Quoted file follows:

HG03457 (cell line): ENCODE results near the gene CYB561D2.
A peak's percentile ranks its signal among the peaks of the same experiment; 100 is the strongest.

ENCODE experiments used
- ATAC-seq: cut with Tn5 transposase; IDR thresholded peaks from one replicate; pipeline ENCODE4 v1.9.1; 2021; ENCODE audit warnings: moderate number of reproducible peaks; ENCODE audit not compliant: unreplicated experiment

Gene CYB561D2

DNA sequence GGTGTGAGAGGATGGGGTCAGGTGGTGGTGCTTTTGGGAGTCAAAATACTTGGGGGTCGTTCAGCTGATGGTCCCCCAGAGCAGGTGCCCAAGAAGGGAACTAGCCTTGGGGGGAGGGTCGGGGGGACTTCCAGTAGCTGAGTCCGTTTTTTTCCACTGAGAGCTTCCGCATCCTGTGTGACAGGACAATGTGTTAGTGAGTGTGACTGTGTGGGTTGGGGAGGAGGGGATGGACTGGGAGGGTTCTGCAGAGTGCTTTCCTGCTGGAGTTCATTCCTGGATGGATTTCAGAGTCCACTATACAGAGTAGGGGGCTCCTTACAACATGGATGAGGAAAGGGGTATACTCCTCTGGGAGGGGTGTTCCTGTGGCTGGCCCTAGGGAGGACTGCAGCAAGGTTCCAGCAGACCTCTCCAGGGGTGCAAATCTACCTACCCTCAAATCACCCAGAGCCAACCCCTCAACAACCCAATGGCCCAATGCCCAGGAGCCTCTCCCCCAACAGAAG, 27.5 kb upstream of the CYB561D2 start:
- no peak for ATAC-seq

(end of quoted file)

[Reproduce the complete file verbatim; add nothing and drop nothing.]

HG03457 (cell line): ENCODE results near the gene CYB561D2.
A peak's percentile ranks its signal among the peaks of the same experiment; 100 is the strongest.

ENCODE experiments used
- ATAC-seq: cut with Tn5 transposase; IDR thresholded peaks from one replicate; pipeline ENCODE4 v1.9.1; 2021; ENCODE audit warnings: moderate number of reproducible peaks; ENCODE audit not compliant: unreplicated experiment

Gene CYB561D2

DNA sequence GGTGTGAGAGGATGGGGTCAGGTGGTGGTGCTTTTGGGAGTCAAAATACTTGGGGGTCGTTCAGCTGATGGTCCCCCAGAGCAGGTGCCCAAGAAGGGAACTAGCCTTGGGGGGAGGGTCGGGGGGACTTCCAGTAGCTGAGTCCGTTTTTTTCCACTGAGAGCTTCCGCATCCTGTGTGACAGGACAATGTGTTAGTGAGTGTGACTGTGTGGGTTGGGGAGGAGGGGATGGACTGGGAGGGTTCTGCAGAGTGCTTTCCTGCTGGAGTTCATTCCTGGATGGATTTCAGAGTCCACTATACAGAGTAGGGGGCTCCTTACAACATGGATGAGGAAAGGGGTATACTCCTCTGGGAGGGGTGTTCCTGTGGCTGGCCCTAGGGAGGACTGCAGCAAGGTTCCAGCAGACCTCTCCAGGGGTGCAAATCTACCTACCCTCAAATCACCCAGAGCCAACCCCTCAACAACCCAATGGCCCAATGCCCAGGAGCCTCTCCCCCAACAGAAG, 27.5 kb upstream of the CYB561D2 start:
- no peak for ATAC-seq